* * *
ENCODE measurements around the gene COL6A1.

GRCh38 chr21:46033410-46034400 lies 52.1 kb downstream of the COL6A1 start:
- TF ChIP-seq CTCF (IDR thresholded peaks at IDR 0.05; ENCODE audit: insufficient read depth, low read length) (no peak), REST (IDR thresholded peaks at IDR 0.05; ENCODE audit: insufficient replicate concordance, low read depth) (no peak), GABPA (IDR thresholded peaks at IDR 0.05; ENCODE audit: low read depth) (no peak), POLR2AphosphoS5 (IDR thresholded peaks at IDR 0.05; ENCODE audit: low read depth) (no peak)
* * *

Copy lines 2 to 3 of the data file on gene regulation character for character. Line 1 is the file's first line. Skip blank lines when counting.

GRCh38 chr21:46033410-46034400 lies 52.1 kb downstream of the COL6A1 start:
- TF ChIP-seq CTCF (IDR thresholded peaks at IDR 0.05; ENCODE audit: insufficient read depth, low read length) (no peak), REST (IDR thresholded peaks at IDR 0.05; ENCODE audit: insufficient replicate concordance, low read depth) (no peak), GABPA (IDR thresholded peaks at IDR 0.05; ENCODE audit: low read depth) (no peak), POLR2AphosphoS5 (IDR thresholded peaks at IDR 0.05; ENCODE audit: low read depth) (no peak)